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Cartoonist criticized for creating “˜Everybody Draw Mohammed Day’ should have defended her right to First Amendment

By Jordan Manalastas

May 17, 2010 8:47 p.m.

There are, I’ve heard, no atheists in foxholes. Nor would it seem are there blasphemers. In the land of the free and home of the brave, the world’s most touchy, victimless crime has had the unfortunate pleasure of being the most repercussive. When I say “repercussive,” here, I really mean “life-threatening.” So when the unhappy unbeliever dares mock the heavenly figures she sees as fiction, she had better prepare for the worst.

The history of blasphemy is a lesson in cold feet. Where it has been met with scorn and censure, those committed to damning their own souls face the options of biting the bullet or taking it back. And those who take it upon themselves to defend heaven’s honor have oft resorted to silencing the heathens, not engaging in dialogue.

Cartoonist Molly Norris found her unhappy self in the dregs of this sad state of affairs when, in a lapse of what would soon be shown as cowardice, she declared May 20 Everybody Draw Mohammed Day. It had been a dilettantish act; part juvenile theatrics, part declaration of rights, but to the bone it had been crass, immodest and unapologetic. In short: everything good about free speech. And that is precisely what had been ““ and what is ““ at stake when she unthinkingly sparked a veritable viral movement of blasphemy across the Internet.

As students of college age should know by now, dispensers of delinquency Matt Stone and Trey Parker have always used their brainchild “South Park” to push the limits of decency. Miss Norris must have fashioned herself yet another champion of speech; her proposed day of effigy stands in solidarity with the Misters Stone and Parker. Their story is familiar: Upon gracing the airwaves with their trademark wit and slander, our humble hooligans faced potential death threats for depicting the Prophet Muhammad in an episode of “South Park.” Perhaps from fear of further backlash, Viacom took the liberty of censoring the next episode’s references to the Prophet, even more than the creators’ self-censorship.

But what, those who dwell beneath rocks might ask, is all this fuss about? Islamic tradition, as established by certain chains of he-said-he-said’s, forbids any visual depiction whatsoever of any living creature. When this rule of thumb is broken, and especially when involving Muhammad, many in the Muslim world take deep offense ““ to the point of slaughter, threats and ideological bullying. Indeed, the “South Park” episode in question was itself a critique of the public outrage that proceeds such depictions.

So when Miss Norris proclaimed a day of art devoted exclusively to He Who Must Not Be Drawn, it was but a political statement, a demonstrable exercise of the First Amendment. And somewhere in that albeit adolescent mentality lay the firm message that in America, we will not suffer violence against words or pictures. I use the past tense because no sooner did outrage ensue did Miss Norris rescind her proposal.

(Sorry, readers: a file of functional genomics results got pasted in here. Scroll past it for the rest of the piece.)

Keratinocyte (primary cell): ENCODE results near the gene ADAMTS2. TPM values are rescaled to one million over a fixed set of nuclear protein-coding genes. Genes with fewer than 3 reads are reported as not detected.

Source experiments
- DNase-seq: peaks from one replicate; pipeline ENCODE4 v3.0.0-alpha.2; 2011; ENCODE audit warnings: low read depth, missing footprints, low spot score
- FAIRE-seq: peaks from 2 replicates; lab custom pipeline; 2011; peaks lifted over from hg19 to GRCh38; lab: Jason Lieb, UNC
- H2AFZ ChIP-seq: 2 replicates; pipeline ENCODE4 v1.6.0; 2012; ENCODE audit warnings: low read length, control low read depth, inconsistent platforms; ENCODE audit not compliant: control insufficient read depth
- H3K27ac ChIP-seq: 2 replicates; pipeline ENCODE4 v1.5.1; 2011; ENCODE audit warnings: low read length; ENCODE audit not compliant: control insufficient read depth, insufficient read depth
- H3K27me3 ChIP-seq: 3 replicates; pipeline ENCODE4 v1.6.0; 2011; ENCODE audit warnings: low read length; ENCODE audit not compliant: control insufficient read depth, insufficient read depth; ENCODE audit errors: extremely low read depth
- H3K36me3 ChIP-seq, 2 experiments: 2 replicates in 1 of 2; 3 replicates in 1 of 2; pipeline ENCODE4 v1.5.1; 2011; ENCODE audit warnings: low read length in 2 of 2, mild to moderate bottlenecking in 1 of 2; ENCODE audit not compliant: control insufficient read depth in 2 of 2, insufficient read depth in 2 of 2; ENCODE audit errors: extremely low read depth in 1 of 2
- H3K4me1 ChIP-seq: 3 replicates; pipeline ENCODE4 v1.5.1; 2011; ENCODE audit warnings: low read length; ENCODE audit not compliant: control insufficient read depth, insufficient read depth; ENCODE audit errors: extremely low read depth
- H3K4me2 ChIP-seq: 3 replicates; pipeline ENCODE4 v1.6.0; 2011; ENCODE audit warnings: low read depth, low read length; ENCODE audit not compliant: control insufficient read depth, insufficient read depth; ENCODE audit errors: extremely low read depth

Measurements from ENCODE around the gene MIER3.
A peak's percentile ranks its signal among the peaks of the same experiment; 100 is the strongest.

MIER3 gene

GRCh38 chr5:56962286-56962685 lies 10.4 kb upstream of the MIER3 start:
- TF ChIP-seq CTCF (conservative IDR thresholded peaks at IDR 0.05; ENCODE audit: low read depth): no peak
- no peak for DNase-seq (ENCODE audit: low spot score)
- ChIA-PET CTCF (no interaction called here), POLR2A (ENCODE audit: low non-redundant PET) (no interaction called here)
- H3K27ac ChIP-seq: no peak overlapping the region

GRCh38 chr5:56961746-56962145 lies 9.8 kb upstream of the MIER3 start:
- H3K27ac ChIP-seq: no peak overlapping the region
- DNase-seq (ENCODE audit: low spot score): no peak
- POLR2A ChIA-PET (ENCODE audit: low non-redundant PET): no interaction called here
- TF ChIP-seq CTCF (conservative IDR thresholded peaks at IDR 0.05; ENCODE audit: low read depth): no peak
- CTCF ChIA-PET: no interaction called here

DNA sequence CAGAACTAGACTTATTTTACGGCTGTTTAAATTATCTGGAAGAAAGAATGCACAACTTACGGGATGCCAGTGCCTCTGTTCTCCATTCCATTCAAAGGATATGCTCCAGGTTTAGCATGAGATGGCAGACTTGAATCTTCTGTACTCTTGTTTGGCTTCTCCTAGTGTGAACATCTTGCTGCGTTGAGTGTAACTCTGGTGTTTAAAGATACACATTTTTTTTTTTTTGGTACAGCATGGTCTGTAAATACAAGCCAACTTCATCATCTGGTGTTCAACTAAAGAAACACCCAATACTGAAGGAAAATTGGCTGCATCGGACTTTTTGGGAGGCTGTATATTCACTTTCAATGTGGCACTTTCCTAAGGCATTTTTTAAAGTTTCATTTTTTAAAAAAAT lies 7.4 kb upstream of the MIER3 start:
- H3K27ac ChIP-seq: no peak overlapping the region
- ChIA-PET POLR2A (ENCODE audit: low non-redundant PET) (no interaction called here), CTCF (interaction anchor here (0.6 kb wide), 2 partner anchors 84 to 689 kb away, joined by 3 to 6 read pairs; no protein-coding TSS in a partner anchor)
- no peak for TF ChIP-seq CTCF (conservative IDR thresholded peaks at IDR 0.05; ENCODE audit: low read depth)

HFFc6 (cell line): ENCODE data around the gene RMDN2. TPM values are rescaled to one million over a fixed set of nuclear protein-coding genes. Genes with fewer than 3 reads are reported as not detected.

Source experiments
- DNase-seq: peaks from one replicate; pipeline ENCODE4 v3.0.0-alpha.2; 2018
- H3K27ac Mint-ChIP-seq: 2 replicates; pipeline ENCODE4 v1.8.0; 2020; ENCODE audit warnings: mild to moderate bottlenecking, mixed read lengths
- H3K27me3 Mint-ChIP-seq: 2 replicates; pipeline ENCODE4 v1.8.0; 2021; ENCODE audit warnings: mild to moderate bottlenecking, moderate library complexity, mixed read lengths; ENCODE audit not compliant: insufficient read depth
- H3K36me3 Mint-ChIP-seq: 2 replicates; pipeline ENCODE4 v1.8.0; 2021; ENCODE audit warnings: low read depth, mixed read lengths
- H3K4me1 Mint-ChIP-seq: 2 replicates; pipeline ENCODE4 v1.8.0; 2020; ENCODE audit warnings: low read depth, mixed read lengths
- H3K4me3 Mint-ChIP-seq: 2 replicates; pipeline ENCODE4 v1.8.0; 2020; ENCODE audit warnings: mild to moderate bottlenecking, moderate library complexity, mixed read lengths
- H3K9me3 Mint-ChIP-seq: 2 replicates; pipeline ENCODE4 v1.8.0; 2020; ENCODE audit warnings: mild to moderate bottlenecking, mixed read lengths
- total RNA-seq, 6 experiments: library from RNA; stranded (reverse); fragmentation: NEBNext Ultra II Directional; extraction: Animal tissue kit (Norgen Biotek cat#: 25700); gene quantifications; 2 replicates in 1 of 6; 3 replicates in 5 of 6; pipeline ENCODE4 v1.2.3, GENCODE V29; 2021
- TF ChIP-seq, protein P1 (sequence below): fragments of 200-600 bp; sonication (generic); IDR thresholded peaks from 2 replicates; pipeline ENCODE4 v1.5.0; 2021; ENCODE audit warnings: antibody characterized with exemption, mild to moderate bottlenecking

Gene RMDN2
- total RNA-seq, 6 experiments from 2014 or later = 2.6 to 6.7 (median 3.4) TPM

It is a truly sad day when those who stand for free speech balk at the nearest sight of disapproval. The corresponding Facebook event was rechristened Be Super-Nice to Everyone Day; Norris’ own website currently contains apology after apology, while claiming she never meant it at all.

In her defense, she might not have foreseen the orgy of hate that would spawn in her wake. For since her announcement, the weeks leading up to May 20 have afforded Internet Islamophobes a chance to flex their artistic muscles like never before.

But whether it was fear of inciting the wrath of radicals or merely offending your everyday Muslim that brought about her change of heart is neither here nor there. One ought not think as petty vandals do and mistake this crime for anything more than what it is: blasphemy. However noble the intention ““ as a bona fide F-you to violent Islamists ““ this day of desecration must and will offend Muslims of all shades of faith. To be sure, it is offense of the highest order.

Those who understandably oppose this event, however, have been doing it all wrong. This issue is of a primarily artistic, not political nature. To demand respect (a euphemism for silencing all slights) is to go about peacefully what has been historically done violently ““ that is, fending off the infidel through constraint, not conversation.

In the marketplace of ideas, in the arena of thoughts, we do not stifle opposing views, no matter how insulting. Winning is a matter of persuasion, not coercion through fear or force or muting the voices of mutiny.

Everybody Draw Mohammed Day is a chance to reinstate offense and sincerity to their proper place, freed from terror or silence. It is a chance for the faithful to defend Islam without resorting to the ploys of scoundrels.

For someone well-versed in the art of blasphemy and known to regularly incur religious rebuke, it is a chance to see how much we truly value intellectual freedom, ideological bravery.

The proper (and, at the risk of looking jingoistic, American) way to combat bad speech is with better speech. To silence and be silenced are the refuge of cowards.

If you have nothing nice to say, e-mail Manalastas at [email protected]. Send general comments to [email protected].

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Jordan Manalastas
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